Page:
North Central News

Art exhibit highlights Palo Verde Festival

Bennie Gonzales is perhaps best known in the Valley of the Sun for his distinctive Southwest-style architecture. Some of his projects have included the Heard Museum (contributor), Scottsdale City Hall and the Scottsdale Center for the Performing Arts, and Christ Church of the Ascension in Paradise Valley. He also designed several homes in Central Phoenix, including the Casa Del Northern condominium development, built in 1966.

Displaying some of the artwork by Bennie Gonzales that will be available for purchase at the Sunnyslope History Museum this month are Sunnyslope Historical Society members, from left: Bobbie Kraver, Donna Peterson, Connie Kreamer and Richard Solem (photo by Teri Carnicelli).

Displaying some of the artwork by Bennie Gonzales that will be available for purchase at the Sunnyslope History Museum this month are Sunnyslope Historical Society members, from left: Bobbie Kraver, Donna Peterson, Connie Kreamer and Richard Solem (photo by Teri Carnicelli).

But a growing number of people are becoming fans of a passion he found later in life—art.

Some of his works will be on display during a special exhibit and sale at the Sunnyslope History Museum from April 9 to May 1. The exhibit will open to the public during the annual Palo Verde Festival at the museum, 737 E. Hatcher Road.

Johanna Haver, Governing Board member of the Maricopa Community College District, will talk about Gonzales’ life and works beginning at 10 a.m. inside the museum.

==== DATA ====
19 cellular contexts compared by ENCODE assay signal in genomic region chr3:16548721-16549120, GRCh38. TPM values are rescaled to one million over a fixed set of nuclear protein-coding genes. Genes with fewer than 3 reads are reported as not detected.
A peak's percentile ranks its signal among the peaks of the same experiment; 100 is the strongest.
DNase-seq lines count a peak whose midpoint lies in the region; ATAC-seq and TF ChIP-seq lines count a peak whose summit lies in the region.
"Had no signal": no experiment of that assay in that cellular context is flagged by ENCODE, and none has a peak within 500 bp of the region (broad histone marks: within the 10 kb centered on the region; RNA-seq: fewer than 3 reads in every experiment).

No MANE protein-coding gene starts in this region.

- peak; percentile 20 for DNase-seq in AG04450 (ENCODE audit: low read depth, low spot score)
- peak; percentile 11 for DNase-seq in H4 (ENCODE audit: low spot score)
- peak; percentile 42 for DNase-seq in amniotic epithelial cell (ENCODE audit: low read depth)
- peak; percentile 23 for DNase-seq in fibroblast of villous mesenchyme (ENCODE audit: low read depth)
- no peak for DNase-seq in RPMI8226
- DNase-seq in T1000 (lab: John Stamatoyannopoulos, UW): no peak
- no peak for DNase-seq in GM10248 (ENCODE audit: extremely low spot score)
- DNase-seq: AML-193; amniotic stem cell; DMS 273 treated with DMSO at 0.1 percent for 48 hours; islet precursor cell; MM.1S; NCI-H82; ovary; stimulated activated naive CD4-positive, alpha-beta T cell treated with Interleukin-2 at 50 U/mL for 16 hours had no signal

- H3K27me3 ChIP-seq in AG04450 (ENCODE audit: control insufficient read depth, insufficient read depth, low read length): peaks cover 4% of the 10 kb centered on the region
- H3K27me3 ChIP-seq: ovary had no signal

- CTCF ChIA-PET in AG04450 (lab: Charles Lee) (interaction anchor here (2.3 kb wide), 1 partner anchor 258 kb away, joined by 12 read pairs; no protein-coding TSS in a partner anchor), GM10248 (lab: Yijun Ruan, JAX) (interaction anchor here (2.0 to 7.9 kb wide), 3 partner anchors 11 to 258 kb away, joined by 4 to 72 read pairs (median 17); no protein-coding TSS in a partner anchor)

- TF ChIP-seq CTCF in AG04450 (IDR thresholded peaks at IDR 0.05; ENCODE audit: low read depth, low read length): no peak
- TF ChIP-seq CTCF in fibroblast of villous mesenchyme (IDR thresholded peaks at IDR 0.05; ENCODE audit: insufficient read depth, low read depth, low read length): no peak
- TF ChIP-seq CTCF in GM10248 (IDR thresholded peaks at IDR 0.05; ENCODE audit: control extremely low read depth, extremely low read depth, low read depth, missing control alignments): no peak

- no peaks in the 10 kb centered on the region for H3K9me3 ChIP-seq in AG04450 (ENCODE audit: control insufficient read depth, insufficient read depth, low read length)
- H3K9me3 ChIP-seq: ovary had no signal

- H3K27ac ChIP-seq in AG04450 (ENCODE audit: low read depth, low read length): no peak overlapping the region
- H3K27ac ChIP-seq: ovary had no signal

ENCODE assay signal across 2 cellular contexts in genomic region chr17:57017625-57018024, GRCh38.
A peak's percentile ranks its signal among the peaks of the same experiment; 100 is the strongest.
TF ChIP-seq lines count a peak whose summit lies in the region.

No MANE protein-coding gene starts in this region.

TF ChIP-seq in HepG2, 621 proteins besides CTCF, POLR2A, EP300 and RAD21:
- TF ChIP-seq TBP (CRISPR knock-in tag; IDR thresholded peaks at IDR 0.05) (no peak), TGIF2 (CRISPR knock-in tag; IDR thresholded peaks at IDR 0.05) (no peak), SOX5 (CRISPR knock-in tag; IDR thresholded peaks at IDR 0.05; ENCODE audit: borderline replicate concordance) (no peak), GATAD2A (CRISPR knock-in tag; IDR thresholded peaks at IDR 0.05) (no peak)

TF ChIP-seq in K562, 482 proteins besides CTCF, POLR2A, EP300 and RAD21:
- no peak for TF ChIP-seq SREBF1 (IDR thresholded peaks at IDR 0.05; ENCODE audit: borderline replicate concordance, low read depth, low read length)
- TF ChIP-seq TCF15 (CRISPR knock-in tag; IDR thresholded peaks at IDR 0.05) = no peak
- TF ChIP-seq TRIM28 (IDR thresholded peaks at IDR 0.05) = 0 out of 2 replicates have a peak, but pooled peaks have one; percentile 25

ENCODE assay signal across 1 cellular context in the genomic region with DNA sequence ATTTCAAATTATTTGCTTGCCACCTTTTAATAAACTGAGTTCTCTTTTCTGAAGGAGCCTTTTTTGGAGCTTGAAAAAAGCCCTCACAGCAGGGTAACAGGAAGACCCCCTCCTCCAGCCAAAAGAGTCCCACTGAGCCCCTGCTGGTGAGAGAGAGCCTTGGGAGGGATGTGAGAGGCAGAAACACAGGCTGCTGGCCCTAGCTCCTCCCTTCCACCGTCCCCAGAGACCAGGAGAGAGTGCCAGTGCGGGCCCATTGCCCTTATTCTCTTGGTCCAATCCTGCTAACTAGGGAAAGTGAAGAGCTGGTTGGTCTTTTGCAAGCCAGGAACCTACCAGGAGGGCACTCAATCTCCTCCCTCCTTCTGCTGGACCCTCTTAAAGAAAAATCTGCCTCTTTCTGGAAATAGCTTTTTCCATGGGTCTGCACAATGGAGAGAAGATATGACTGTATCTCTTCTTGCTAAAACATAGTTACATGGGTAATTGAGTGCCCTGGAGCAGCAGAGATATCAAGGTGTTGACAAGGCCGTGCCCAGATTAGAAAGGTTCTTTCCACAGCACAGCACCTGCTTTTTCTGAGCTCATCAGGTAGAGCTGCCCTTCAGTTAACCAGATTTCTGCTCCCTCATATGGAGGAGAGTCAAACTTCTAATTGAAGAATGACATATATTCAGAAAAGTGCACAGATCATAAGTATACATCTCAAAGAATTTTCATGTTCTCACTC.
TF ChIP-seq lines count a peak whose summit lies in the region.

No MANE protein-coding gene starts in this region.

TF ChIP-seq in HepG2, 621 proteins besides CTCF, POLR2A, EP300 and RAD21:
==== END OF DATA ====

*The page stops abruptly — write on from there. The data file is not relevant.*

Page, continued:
The exhibit is co-sponsored by the 639 Grand Gallery in Nogales, Ariz. The selection of paintings and sketches are from the private collection of Diane Gonzales, Bennie’s widow.

Gonzales was born in 1924 in Phoenix and died in 2008. He was a graduate of Phoenix Union High School and Arizona State University, where he was one of the first to receive a degree in architecture. Gonzales always admired art, particularly the works of Pablo Picasso, as can be seen in his own impressionistic paintings and sketches.

As part of the festival, there will be live music in the Centennial Courtyard and light refreshments. Admission is free, however, monetary donations to the museum are gratefully accepted.

Gonzales’ paintings and sketches will be available for purchase, however, buyers must agree to allow them to stay up until the exhibit closes on May 1. A portion of the proceeds will benefit the Sunnyslope History Museum. The museum’s hours are 10 a.m.-3 p.m. Thursday through Sunday. For more information, call 602-331-3150.

 

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